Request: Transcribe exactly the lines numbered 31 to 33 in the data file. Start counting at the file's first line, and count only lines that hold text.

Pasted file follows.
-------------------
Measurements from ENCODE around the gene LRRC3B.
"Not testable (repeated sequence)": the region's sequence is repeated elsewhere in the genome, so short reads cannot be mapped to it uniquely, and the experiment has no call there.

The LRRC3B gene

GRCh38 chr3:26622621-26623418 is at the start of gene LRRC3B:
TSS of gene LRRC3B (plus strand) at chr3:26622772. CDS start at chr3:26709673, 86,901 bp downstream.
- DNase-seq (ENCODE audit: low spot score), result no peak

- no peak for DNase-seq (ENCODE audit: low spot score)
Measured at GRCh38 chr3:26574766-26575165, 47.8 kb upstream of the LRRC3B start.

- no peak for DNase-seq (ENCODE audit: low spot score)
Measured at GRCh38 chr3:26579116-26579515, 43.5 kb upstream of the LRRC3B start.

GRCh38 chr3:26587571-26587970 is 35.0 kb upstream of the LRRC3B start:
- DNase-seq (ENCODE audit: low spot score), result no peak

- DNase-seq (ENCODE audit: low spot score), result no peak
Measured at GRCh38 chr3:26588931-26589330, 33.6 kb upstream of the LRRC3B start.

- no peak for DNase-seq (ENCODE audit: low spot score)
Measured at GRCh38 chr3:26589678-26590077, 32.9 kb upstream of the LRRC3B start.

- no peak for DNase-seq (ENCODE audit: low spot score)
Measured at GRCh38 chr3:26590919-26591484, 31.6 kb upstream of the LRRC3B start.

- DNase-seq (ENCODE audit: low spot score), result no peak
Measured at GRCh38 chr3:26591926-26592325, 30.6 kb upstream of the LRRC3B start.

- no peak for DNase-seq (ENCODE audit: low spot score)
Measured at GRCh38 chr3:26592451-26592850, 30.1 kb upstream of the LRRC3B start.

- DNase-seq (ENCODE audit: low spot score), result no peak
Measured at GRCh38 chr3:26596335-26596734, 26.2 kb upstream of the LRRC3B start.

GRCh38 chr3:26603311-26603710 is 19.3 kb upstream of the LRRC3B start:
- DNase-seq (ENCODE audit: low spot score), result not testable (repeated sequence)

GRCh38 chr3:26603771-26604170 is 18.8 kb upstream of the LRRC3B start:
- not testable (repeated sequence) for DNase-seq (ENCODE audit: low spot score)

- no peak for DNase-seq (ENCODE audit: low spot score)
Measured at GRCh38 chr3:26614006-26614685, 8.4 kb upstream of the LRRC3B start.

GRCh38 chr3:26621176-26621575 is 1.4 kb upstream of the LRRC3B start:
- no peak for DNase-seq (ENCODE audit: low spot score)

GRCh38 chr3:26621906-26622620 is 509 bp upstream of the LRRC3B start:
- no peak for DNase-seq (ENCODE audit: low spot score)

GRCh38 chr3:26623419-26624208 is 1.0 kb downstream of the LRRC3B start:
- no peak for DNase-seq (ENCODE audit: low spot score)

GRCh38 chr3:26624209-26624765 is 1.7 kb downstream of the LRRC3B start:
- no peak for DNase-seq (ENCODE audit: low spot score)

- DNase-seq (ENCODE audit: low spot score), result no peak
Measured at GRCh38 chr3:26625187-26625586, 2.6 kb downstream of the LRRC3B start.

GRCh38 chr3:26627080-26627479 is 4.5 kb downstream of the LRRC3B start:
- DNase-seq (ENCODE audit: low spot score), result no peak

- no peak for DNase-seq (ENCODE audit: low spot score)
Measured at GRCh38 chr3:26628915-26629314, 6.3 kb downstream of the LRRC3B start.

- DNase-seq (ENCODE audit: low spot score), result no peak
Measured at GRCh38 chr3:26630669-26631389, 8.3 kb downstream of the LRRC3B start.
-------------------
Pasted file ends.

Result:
GRCh38 chr3:26621176-26621575 is 1.4 kb upstream of the LRRC3B start:
- no peak for DNase-seq (ENCODE audit: low spot score)

GRCh38 chr3:26621906-26622620 is 509 bp upstream of the LRRC3B start: